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Top judge vows ethics lessons

CHINA'S top judge said yesterday that the Supreme People's Court will "improve education on work ethics" for the judiciary as a way to weed out corruption in the court.

Chief Judge Wang Shengjun said judicial corruption has seriously damaged the credibility of the country's judicial system and resulted in "very bad" social consequences.

"Some judges have poor work ethics. A handful of them resort to fraudulent practices for personal gain, pervert justice for bribes and live a dissolute lifestyle," he said in delivering a work report to the annual session of the National People's Congress in Beijing.

A total of 712 workers from courts throughout China were investigated and punished for breaking laws or discipline rules in 2008, Wang said. Among them, 105 faced criminal charges.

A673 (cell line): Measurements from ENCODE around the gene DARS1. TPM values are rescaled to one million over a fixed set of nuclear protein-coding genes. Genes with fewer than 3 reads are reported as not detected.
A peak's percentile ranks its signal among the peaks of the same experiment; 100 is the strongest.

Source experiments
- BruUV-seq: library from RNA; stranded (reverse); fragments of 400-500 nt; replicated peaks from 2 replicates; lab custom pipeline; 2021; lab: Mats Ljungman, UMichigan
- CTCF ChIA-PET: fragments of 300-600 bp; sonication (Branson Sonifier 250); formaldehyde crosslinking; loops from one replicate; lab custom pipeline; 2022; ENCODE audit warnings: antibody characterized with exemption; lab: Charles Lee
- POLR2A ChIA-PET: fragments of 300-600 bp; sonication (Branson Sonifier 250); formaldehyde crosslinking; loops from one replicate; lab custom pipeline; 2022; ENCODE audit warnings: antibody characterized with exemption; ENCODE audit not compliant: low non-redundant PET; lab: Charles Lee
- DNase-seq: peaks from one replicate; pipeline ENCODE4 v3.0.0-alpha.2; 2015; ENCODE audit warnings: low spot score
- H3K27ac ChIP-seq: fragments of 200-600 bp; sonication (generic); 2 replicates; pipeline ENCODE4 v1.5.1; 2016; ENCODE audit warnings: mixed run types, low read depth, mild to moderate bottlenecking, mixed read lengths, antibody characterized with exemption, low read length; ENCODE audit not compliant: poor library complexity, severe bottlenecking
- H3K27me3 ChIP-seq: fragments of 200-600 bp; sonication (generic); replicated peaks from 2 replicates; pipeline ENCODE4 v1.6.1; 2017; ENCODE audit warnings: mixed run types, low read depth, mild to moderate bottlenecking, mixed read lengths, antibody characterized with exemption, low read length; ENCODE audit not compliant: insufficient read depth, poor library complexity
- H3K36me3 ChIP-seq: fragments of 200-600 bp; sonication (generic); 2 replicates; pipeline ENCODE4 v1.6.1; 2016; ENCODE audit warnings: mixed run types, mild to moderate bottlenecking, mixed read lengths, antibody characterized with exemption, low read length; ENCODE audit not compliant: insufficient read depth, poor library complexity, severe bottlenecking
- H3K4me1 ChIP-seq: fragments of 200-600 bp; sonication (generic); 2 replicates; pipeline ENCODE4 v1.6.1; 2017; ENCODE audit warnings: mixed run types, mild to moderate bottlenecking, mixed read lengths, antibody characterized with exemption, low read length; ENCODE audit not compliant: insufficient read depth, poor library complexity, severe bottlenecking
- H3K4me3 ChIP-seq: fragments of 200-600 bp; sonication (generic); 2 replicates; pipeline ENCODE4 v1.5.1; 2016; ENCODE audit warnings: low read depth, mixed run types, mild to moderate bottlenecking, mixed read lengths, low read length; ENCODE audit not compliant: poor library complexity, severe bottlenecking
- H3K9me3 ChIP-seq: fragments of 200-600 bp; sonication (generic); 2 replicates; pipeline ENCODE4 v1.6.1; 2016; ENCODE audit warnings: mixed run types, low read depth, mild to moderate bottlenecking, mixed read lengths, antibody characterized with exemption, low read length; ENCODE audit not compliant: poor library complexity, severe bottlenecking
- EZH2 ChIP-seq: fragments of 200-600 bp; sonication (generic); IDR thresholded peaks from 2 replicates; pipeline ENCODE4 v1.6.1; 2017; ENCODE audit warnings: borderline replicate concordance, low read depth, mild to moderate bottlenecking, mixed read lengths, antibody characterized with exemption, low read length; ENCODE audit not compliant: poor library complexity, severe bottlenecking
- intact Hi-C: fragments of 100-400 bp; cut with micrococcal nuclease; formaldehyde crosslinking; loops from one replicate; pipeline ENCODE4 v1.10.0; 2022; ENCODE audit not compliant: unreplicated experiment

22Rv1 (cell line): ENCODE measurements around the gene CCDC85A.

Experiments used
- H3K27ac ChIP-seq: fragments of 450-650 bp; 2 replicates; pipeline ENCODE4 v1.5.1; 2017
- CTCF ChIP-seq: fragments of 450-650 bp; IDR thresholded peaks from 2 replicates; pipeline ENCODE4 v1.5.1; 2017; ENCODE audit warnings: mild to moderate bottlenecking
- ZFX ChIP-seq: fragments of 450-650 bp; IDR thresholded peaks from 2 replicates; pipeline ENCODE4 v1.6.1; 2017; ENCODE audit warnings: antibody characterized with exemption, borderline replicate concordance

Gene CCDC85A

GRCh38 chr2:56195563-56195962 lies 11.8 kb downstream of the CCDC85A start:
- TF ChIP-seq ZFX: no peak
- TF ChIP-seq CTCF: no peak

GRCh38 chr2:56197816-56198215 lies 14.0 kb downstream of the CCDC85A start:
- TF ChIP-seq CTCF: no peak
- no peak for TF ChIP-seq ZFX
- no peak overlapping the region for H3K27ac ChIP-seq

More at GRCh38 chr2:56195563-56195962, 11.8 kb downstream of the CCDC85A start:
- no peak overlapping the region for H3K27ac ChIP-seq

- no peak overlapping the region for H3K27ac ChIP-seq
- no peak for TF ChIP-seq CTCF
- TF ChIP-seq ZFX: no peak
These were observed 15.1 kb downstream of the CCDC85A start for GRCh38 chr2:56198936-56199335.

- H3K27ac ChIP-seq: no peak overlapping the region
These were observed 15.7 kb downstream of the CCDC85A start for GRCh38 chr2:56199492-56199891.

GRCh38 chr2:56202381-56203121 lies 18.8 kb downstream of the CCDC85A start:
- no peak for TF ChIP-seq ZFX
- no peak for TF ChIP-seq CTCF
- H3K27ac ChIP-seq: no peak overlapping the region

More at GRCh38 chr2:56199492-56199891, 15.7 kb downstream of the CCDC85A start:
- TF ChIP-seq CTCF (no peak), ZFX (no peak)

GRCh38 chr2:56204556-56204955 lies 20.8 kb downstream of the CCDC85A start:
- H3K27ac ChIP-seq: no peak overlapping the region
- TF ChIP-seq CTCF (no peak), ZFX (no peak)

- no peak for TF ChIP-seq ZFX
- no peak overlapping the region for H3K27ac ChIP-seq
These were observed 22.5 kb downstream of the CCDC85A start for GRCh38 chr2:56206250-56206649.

Another 258 from prosecutors offices across China were investigated and punished, among whom 24 were prosecuted, according to a report by Prosecutor-General Cao Jianming.

Among those who got in trouble was Huang Songyou, former vice president of the SPC. Huang, 51, was removed from his post.

"Huang Songyou is the first chief judge who has been removed for suspected law and discipline violations in the history of the SPC," said Shen Deyong, executive vice president of the supreme court.

"His case is an exceptional one, but it is by no means an accident," Shen said. Huang's case is still being investigated.


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